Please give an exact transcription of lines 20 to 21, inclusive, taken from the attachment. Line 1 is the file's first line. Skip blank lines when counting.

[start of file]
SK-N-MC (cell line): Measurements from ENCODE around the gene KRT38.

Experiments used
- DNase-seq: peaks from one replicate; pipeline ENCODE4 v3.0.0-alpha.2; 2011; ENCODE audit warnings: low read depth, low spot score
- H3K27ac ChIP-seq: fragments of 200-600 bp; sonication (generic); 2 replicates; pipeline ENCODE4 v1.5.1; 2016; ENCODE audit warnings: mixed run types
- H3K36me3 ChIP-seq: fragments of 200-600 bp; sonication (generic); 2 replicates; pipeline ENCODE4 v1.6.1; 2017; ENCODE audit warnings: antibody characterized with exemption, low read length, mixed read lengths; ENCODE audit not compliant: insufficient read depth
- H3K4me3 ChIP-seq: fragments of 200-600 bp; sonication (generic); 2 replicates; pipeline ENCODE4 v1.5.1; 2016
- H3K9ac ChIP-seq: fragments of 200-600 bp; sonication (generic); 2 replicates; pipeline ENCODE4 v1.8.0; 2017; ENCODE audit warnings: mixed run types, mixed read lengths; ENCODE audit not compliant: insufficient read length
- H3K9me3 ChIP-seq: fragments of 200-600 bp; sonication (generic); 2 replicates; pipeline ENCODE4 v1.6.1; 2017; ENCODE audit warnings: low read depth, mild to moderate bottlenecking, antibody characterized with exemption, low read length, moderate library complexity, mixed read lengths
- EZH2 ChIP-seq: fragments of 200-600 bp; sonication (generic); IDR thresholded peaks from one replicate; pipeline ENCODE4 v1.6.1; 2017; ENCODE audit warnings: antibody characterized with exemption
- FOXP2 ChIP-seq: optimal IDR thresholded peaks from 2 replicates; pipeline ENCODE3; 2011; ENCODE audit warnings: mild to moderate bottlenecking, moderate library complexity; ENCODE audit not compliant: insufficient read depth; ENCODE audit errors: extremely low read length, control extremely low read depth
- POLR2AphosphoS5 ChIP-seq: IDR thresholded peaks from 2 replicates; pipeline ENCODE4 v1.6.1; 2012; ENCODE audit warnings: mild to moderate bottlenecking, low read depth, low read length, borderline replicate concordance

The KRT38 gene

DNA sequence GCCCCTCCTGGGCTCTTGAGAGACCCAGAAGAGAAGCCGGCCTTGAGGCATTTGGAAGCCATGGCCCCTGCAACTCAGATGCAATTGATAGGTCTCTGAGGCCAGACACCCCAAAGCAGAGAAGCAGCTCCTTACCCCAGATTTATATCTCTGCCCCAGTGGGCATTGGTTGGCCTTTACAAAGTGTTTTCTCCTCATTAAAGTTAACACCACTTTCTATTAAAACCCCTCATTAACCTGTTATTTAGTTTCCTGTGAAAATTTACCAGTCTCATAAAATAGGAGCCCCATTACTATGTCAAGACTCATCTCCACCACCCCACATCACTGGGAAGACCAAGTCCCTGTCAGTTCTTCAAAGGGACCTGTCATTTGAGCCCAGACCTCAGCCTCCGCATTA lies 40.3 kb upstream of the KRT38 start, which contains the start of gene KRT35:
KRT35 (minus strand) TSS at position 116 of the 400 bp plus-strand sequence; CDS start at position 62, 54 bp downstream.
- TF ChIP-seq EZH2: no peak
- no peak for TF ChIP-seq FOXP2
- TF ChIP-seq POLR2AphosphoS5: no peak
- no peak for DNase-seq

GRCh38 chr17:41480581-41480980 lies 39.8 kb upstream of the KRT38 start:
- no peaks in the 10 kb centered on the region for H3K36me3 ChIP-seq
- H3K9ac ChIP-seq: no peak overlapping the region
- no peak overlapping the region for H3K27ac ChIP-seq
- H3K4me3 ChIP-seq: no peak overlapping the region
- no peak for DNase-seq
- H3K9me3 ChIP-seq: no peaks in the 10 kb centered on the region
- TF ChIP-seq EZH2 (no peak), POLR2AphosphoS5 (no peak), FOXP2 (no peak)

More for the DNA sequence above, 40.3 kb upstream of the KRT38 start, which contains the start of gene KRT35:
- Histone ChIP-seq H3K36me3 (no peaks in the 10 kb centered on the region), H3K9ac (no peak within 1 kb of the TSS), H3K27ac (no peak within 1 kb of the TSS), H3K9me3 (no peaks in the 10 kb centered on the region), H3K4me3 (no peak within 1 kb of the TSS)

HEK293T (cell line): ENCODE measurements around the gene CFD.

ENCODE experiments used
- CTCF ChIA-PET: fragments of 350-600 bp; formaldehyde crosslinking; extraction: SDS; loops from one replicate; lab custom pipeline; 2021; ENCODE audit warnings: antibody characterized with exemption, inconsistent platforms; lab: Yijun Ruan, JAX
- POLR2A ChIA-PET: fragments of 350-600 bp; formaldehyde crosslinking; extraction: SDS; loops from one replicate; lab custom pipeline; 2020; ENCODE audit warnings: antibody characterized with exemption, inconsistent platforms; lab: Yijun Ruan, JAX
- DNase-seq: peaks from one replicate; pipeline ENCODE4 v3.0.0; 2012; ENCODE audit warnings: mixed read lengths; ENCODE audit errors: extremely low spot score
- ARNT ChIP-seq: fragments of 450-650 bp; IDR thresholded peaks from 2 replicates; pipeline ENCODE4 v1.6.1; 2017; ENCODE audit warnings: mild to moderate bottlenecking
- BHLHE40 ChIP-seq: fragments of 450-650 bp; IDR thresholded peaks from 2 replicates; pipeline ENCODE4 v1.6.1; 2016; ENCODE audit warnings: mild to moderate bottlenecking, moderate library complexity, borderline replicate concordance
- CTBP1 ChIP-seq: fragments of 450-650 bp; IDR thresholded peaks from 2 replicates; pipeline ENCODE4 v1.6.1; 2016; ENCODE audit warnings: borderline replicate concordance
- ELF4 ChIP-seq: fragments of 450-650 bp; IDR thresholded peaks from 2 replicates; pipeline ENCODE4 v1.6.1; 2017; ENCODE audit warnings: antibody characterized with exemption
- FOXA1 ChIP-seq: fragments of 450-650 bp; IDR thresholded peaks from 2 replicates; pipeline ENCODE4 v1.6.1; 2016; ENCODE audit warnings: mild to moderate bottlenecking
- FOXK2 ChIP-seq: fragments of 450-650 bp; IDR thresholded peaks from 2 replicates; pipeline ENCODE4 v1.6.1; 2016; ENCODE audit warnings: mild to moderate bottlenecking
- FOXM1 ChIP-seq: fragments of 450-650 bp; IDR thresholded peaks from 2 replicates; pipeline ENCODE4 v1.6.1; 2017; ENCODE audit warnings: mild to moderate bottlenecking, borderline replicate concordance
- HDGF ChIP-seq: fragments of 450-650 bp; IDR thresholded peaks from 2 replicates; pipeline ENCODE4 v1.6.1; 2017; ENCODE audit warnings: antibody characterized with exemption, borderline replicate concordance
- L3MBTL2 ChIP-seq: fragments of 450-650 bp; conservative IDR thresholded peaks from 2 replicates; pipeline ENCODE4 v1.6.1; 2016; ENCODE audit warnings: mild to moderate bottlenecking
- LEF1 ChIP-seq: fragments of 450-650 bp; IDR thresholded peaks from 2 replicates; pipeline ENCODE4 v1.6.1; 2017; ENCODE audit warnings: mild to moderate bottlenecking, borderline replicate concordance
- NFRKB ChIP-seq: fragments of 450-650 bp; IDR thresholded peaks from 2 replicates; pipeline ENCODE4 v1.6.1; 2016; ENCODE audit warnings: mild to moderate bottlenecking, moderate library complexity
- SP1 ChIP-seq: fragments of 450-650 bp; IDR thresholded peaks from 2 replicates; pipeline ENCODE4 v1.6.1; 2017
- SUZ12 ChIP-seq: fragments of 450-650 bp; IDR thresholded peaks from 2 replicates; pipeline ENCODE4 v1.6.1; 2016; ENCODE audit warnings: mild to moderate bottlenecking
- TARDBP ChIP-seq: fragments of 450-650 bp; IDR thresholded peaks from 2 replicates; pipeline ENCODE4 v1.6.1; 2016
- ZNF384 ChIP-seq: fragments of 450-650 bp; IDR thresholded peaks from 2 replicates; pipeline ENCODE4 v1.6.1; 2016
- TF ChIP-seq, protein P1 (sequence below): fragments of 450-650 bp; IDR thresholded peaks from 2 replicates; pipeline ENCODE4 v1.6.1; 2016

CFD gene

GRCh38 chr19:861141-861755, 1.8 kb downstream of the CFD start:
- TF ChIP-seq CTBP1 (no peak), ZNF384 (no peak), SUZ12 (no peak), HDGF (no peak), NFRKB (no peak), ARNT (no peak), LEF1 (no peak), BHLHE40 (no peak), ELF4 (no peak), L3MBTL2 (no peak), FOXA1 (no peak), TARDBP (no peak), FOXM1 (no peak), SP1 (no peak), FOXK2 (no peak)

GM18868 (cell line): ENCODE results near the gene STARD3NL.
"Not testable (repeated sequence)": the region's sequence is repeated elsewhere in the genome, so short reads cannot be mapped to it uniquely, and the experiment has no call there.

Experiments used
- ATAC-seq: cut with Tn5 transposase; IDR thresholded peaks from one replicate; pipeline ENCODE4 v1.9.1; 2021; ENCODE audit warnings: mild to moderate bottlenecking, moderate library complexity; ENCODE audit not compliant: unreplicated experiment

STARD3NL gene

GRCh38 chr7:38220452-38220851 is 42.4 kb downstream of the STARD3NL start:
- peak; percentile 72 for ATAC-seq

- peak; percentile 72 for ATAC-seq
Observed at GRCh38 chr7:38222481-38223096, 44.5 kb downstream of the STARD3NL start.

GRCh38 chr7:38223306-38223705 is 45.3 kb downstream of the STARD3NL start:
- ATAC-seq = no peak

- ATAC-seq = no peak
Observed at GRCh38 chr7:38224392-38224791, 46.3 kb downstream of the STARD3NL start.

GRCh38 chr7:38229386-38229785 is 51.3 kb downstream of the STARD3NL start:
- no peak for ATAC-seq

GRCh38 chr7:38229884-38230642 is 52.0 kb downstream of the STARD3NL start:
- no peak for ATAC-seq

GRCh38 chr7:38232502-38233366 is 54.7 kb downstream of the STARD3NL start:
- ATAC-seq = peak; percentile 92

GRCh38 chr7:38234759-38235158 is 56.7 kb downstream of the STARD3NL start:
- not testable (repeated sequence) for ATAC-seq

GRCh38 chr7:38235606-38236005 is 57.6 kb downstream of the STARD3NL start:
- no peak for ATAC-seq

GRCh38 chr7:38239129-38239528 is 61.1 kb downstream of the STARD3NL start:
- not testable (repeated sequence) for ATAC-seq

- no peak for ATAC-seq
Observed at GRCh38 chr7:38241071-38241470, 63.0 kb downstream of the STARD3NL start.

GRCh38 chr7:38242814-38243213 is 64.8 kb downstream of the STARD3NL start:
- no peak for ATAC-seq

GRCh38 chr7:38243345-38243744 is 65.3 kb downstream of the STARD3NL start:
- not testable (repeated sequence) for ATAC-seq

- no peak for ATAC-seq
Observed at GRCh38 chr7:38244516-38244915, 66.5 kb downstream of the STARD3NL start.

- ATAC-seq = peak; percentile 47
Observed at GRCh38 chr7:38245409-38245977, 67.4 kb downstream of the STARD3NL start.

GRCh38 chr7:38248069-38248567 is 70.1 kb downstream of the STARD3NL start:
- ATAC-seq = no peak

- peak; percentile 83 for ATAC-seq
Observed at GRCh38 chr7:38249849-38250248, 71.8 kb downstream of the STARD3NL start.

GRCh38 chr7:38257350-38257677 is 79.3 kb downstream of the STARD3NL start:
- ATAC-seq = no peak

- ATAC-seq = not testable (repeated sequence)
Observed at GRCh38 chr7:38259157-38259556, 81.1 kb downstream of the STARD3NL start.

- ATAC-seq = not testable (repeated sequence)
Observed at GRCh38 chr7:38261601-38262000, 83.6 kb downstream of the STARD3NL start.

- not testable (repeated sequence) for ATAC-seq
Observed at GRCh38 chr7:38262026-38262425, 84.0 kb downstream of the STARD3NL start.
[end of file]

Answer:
- no peaks in the 10 kb centered on the region for H3K36me3 ChIP-seq
- H3K9ac ChIP-seq: no peak overlapping the region